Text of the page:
April 16, 2001 -- Scientists at the Los Alamos National Laboratory in New Mexico report that they have designed decoy molecules that, in laboratory studies, can stop the spread of Staphylococcal superantigen, a toxin responsible for about 25 percent of the food poisoning cases in the United States. The same method might be used to fight similar toxins, including those associated with anthrax, HIV and toxic shock syndrome, according to the researchers.
The research is reported in the current (April 10) issue of Biochemistry, a peer-reviewed journal of the American Chemical Society, the world's largest scientific society.
The decoy molecules are better suited to protect the body's immune system from attack than currently used antibiotic approaches, according to Goutam Gupta, Ph.D., who led the research project. Ideally, the decoys could offer a faster-acting, more effective alternative to stop the toxins, he said. If all goes well with further research, he believes it could be given to patients suffering from food poisoning or toxic shock syndrome, or given prior to possible exposure to biowarfare agents like anthrax.
Staphylococcus, or staph toxin, is a protein with two binding sites on its surface that it uses to spread from cell to cell in the body. Staph toxins are bacterial "superantigens" that overstimulate the body's immune system, turning it against itself.
The decoy molecules target the binding sites and prevent the toxin from attaching to cells, Gupta said. The toxins eventually die if they are unable to infect any other cells. The decoys are not expected to upset the functions of normal cells in the body, Gupta noted.
In the laboratory study, the decoy molecules successfully disarmed a model staph toxin, Gupta said. Toxins implicated in several other diseases and infections, including anthrax, HIV and toxic shock syndrome, act in much the same way as the staph toxin, according to Gupta.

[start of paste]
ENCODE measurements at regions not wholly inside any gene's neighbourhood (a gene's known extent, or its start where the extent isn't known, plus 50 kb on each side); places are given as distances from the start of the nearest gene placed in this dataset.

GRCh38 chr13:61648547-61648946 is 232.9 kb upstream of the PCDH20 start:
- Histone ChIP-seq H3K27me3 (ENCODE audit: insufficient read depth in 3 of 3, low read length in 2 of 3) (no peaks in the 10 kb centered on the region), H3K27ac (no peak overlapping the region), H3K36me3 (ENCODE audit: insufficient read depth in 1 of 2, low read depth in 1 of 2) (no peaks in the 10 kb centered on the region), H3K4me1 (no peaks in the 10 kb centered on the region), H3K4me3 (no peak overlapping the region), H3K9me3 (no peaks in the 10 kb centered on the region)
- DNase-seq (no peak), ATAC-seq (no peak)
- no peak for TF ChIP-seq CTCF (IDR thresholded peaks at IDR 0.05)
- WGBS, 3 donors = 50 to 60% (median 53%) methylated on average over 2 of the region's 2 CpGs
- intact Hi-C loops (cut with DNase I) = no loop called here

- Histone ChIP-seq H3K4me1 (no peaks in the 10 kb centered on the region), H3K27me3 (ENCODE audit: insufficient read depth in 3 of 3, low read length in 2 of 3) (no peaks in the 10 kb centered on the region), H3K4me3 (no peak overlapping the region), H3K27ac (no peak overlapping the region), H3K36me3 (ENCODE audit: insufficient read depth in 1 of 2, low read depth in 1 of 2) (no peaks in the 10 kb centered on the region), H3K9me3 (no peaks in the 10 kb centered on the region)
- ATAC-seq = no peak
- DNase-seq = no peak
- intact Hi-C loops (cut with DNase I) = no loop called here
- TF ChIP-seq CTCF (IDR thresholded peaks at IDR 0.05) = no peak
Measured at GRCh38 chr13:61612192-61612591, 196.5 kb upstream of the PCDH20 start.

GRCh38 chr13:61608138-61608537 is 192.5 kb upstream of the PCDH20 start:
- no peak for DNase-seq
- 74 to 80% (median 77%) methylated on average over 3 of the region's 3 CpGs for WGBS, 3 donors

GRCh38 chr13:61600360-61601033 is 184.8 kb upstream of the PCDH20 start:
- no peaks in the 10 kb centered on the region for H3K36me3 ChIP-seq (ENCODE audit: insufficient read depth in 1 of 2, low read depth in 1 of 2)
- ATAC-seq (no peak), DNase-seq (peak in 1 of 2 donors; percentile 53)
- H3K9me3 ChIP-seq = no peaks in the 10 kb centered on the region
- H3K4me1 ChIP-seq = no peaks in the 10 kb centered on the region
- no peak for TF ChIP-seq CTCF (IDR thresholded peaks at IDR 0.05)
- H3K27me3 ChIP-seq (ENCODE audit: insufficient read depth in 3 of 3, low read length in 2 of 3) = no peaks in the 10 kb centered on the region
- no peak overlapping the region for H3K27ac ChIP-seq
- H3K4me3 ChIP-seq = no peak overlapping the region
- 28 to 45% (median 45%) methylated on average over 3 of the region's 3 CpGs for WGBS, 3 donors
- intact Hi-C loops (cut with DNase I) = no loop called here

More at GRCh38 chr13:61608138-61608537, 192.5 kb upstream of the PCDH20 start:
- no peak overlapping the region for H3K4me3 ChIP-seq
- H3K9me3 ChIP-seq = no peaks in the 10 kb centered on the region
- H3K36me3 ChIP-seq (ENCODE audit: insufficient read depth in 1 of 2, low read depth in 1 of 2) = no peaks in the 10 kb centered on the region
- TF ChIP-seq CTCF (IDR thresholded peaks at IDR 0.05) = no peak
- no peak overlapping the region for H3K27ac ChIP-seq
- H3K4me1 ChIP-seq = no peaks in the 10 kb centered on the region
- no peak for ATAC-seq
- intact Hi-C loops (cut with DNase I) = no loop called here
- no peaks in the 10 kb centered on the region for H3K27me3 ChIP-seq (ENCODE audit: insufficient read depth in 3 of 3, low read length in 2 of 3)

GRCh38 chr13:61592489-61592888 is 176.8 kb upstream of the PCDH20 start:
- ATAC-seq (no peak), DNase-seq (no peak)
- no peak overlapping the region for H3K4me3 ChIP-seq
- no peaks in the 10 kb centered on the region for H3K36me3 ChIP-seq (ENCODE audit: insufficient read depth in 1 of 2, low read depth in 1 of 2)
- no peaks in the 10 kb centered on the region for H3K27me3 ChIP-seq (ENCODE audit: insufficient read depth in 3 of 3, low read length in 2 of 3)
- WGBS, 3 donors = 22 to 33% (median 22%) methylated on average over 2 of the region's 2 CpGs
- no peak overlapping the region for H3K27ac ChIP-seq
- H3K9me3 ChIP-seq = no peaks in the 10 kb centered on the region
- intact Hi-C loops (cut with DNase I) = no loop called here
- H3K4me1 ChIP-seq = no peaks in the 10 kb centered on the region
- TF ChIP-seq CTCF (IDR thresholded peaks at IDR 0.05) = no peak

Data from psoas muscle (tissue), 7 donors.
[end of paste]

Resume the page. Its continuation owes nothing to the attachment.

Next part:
He feels that the similarities between staph toxin, anthrax toxin and an HIV protein called gp120 indicate that the same decoy technique could be used to block the spread of them all. A decoy modified to fight HIV, for example, would battle the gp120 protein that allows the virus' expansion, but should not be considered a cure to the disease, Gupta said.
The next step for the research team is to perfect a system to deliver the molecule to the right places, according to the researchers.
"I am very optimistic about our chances," Gupta said. "We know the mode of action of these toxins and I believe we can find countermeasures to stop them. We have proven the principle of our approach works, but we still want to find a better way to bind them and block their activities."
The research was funded by grants from the U.S. Department of Energy and the Defense Advanced Research Project Agency, part of the U.S. Department of Defense.
Goutam Gupta, Ph.D., is a researcher in the bioscience division of the Los Alamos National Laboratory in Los Alamos, N.M.
The above post is reprinted from materials provided by American Chemical Society. Note: Content may be edited for style and length.
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